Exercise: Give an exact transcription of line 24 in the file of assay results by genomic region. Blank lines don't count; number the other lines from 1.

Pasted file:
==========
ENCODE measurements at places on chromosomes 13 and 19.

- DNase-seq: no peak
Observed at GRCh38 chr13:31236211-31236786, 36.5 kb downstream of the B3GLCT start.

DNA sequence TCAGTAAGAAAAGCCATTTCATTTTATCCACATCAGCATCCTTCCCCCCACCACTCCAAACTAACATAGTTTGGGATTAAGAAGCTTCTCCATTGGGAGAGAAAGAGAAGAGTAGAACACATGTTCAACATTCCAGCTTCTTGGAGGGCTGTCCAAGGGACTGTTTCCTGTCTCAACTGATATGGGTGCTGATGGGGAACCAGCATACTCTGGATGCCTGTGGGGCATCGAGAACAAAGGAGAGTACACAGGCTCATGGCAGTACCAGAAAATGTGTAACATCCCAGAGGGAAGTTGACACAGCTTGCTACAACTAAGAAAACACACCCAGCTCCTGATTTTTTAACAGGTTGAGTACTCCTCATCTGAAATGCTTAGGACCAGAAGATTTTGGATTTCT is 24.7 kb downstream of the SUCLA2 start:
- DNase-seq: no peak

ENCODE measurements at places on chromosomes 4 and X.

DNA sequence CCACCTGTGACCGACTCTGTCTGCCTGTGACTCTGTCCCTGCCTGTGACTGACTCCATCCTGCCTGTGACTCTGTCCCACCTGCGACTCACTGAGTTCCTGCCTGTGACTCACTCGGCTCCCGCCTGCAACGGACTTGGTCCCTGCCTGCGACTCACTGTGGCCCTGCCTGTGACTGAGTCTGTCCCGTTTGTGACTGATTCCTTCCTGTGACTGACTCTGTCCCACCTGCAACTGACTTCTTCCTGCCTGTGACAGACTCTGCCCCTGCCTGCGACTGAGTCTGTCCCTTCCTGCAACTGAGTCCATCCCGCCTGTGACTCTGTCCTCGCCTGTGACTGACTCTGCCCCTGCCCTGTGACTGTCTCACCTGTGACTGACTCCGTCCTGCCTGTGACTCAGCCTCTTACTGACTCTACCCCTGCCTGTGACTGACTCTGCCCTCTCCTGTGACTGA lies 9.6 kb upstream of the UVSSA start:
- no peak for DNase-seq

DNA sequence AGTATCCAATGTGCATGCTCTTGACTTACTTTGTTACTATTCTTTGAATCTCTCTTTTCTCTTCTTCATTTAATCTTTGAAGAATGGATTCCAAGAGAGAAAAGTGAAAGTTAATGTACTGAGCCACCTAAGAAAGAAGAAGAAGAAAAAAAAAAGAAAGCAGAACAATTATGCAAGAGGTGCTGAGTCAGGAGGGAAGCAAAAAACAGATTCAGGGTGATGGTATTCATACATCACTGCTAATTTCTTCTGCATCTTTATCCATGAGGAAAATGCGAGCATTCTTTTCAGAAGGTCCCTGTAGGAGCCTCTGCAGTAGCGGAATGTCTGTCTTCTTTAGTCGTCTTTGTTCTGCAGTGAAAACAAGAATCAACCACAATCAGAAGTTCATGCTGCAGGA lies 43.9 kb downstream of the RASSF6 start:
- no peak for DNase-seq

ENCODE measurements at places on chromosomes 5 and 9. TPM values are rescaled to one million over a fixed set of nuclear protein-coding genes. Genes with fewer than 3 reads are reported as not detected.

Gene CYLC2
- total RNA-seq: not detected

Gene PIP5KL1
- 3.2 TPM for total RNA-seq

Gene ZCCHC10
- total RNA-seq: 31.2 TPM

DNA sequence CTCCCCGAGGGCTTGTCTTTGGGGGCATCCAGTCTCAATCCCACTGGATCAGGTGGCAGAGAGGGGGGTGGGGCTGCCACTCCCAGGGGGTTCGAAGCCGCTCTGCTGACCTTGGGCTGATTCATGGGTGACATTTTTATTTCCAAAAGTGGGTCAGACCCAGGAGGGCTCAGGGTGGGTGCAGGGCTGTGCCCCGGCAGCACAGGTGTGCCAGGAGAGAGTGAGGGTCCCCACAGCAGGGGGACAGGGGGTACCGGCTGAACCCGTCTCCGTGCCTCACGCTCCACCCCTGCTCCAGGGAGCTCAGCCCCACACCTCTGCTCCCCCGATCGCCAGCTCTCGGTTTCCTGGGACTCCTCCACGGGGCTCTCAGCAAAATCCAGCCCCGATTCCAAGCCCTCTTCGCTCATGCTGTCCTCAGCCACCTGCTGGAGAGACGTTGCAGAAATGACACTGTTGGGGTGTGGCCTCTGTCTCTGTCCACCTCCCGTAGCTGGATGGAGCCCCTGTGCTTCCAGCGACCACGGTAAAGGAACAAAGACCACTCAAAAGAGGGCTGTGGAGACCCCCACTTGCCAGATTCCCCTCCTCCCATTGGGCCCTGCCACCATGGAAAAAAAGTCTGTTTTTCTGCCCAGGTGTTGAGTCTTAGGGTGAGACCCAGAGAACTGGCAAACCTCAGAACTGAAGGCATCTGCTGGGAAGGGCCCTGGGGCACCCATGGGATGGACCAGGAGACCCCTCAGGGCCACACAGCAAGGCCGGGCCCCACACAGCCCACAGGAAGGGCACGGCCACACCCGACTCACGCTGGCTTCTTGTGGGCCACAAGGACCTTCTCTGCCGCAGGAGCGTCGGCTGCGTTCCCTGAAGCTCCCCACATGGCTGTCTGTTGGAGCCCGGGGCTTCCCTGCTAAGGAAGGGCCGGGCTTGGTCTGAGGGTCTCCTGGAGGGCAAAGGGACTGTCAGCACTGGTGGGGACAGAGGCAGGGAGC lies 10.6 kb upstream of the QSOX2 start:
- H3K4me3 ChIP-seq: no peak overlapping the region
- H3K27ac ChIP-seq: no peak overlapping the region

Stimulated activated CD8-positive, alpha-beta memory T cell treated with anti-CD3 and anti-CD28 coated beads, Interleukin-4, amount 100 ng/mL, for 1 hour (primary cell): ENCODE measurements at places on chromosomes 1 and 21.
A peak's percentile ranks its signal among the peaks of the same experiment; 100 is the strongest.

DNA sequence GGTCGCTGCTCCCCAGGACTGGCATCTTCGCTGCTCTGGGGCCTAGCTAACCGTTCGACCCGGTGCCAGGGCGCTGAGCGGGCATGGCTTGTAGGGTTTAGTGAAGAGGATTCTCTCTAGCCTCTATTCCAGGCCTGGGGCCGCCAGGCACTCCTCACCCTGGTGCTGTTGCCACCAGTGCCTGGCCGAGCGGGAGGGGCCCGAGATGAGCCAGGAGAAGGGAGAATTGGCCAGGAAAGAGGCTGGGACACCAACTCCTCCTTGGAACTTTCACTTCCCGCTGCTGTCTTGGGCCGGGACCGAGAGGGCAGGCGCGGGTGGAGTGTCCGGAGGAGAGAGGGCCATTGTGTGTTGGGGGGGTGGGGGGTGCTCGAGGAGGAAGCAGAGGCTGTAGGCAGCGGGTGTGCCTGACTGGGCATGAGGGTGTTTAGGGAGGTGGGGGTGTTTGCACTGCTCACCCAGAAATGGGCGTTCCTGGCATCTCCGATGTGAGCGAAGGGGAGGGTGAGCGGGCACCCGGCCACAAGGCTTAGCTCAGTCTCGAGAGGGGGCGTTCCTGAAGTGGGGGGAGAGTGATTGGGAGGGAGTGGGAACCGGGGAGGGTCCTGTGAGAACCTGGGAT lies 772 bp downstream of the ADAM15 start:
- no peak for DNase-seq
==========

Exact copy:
- no peak for DNase-seq